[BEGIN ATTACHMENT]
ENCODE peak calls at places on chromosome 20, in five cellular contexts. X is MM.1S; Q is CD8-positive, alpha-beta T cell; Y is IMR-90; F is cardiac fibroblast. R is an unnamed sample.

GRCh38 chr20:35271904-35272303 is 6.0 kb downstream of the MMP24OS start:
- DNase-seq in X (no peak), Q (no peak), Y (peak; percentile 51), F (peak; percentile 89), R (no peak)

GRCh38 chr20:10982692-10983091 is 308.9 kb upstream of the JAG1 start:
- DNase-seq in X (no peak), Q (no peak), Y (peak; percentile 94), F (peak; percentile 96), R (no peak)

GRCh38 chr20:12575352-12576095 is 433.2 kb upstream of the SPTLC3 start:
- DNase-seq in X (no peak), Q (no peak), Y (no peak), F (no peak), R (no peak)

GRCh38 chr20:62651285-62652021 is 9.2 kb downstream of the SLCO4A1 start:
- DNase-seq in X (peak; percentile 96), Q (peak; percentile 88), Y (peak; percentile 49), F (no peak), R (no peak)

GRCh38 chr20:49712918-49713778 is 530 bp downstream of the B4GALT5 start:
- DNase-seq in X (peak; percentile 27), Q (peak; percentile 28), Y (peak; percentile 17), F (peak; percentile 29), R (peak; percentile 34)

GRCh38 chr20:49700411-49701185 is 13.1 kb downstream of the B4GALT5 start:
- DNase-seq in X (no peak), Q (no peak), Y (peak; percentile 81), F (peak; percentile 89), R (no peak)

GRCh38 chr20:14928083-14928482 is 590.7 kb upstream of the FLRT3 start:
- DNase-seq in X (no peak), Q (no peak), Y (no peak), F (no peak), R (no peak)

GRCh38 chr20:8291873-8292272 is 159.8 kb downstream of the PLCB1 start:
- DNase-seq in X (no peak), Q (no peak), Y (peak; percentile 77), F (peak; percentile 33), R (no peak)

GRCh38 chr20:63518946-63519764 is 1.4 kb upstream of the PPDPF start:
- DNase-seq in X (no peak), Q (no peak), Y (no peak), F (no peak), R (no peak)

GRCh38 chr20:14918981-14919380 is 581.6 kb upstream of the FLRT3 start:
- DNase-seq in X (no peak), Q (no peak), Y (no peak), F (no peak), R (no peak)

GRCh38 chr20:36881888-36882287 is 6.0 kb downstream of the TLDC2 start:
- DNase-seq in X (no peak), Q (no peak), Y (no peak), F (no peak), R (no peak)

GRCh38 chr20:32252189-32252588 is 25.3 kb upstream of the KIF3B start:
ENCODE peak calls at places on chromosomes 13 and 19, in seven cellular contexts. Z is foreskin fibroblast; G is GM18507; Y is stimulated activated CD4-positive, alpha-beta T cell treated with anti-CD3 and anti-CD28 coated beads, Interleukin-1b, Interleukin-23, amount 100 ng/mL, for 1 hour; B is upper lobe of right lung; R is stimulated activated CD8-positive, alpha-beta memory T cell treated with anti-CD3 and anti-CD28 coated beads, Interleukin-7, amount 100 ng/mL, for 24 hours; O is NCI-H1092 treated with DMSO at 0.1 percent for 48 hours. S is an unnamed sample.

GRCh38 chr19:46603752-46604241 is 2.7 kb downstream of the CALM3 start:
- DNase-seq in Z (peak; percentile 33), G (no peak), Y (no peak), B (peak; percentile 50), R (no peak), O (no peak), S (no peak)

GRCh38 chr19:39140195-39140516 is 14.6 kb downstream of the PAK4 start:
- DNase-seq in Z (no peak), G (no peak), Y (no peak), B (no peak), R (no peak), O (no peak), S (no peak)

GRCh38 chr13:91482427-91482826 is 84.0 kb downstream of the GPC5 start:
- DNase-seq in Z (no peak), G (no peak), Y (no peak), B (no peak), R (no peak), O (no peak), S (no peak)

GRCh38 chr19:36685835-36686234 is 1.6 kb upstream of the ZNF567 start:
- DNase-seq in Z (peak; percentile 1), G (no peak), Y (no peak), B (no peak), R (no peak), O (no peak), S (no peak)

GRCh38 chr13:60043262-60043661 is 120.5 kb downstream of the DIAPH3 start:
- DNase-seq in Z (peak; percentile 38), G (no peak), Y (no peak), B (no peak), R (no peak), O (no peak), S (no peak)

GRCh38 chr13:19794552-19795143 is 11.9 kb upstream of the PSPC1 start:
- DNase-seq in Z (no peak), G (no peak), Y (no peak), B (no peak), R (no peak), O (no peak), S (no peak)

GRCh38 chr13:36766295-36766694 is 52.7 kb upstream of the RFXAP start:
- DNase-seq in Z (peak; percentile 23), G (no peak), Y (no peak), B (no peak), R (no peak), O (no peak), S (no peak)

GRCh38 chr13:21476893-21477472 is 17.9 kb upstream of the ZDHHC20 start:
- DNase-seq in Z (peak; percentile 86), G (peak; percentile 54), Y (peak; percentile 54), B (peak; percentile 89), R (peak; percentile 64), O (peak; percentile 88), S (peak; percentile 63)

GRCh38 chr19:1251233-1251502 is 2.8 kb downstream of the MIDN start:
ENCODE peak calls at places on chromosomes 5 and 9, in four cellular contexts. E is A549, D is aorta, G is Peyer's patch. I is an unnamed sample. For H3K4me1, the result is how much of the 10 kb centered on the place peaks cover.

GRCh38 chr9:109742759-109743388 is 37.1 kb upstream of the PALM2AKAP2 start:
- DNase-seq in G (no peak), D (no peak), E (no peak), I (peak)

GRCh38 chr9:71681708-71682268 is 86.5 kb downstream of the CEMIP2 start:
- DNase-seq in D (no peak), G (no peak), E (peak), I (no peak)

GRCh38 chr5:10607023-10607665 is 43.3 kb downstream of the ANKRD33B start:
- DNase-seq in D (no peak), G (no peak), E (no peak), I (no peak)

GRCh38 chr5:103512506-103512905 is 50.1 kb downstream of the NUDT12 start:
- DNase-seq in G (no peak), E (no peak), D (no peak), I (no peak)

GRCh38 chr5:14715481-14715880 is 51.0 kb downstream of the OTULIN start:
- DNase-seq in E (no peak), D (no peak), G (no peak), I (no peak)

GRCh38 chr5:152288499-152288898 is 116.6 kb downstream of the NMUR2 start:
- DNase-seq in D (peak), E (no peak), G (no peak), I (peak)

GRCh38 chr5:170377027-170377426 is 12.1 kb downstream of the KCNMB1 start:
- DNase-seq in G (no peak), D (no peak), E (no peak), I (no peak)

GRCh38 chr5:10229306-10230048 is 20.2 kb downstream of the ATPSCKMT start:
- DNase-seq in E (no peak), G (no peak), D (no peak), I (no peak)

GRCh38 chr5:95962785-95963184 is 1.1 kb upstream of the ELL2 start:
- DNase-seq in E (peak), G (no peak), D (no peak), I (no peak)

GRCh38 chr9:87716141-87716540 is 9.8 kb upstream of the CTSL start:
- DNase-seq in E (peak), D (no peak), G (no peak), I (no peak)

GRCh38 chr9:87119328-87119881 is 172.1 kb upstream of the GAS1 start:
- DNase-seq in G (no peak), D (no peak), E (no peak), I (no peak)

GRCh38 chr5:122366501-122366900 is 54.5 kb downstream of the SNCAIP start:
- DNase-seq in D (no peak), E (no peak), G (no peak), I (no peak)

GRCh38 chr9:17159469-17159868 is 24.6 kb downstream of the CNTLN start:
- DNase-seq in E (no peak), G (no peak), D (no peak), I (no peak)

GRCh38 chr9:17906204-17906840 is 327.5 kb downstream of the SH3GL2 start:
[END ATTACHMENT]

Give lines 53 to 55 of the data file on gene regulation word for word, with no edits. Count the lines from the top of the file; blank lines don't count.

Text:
- DNase-seq in E (no peak), D (no peak), G (no peak), I (no peak)

GRCh38 chr5:152288499-152288898 is 116.6 kb downstream of the NMUR2 start:
- DNase-seq in D (peak), E (no peak), G (no peak), I (peak)